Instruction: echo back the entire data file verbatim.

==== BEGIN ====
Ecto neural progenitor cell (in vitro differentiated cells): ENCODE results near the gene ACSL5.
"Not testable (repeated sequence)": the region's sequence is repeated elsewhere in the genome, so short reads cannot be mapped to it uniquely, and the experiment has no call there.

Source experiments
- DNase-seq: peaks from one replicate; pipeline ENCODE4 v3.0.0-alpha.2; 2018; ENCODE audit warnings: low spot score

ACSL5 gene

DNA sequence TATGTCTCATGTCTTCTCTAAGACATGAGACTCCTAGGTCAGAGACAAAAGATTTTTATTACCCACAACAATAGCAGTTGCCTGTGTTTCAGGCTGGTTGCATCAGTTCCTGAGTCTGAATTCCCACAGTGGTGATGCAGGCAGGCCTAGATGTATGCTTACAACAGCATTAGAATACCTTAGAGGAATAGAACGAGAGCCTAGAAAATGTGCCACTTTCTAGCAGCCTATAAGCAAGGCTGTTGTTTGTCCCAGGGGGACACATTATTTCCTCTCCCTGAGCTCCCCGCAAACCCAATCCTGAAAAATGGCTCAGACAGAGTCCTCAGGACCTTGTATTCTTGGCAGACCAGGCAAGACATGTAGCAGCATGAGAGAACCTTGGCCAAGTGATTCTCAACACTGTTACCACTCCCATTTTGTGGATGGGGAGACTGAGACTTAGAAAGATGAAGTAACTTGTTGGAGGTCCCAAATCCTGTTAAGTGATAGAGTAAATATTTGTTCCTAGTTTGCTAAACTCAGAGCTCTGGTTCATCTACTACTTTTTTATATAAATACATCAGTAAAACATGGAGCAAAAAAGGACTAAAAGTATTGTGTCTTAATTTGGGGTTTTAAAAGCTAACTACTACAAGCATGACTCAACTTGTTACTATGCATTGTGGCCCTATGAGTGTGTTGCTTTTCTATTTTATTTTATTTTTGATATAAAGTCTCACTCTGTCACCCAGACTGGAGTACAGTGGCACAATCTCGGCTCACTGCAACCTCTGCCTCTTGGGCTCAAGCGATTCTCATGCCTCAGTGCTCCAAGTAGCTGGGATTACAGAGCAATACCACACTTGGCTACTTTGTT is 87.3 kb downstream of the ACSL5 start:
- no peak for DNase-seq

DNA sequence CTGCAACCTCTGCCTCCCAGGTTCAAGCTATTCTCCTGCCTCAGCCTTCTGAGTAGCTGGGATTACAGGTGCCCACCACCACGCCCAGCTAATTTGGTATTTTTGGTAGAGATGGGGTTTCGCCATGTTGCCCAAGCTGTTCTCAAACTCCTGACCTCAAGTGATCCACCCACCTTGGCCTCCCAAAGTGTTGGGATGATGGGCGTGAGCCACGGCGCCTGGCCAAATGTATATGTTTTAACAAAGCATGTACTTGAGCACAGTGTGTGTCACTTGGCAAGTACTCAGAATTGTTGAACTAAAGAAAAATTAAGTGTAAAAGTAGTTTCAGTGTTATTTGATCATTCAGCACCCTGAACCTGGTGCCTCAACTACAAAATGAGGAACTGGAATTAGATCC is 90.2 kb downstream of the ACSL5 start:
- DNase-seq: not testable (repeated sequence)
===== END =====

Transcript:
Ecto neural progenitor cell (in vitro differentiated cells): ENCODE results near the gene ACSL5.
"Not testable (repeated sequence)": the region's sequence is repeated elsewhere in the genome, so short reads cannot be mapped to it uniquely, and the experiment has no call there.

Source experiments
- DNase-seq: peaks from one replicate; pipeline ENCODE4 v3.0.0-alpha.2; 2018; ENCODE audit warnings: low spot score

ACSL5 gene

DNA sequence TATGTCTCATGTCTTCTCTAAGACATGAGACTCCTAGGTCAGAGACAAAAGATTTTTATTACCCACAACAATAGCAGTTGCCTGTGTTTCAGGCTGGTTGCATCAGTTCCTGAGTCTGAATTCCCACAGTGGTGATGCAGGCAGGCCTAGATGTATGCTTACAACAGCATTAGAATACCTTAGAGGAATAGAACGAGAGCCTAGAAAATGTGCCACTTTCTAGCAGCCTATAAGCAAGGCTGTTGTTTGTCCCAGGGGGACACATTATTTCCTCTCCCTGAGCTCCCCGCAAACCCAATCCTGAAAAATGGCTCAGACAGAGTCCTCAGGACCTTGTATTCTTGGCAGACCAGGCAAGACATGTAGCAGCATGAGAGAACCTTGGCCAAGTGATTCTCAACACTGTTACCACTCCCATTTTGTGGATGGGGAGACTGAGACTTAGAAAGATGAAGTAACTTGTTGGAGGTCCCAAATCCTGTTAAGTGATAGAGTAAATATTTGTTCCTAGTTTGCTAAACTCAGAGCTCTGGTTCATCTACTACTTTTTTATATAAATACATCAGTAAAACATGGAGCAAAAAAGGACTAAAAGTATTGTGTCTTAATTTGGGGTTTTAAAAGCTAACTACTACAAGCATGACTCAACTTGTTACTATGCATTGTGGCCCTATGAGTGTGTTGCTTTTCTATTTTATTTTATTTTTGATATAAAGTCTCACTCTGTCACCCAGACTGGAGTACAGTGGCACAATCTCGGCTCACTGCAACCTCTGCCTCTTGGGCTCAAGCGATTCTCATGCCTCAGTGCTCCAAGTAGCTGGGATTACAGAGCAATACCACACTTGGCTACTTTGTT is 87.3 kb downstream of the ACSL5 start:
- no peak for DNase-seq

DNA sequence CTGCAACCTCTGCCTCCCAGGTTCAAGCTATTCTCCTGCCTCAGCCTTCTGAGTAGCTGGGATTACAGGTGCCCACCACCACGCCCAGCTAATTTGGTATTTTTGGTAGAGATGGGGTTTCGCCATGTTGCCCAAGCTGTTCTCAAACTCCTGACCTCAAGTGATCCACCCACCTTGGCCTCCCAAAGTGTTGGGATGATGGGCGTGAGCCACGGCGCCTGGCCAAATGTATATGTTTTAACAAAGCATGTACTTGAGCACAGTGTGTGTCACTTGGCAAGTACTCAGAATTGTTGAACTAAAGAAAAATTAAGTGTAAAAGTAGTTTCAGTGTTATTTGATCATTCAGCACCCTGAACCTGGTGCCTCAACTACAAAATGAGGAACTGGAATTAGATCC is 90.2 kb downstream of the ACSL5 start:
- DNase-seq: not testable (repeated sequence)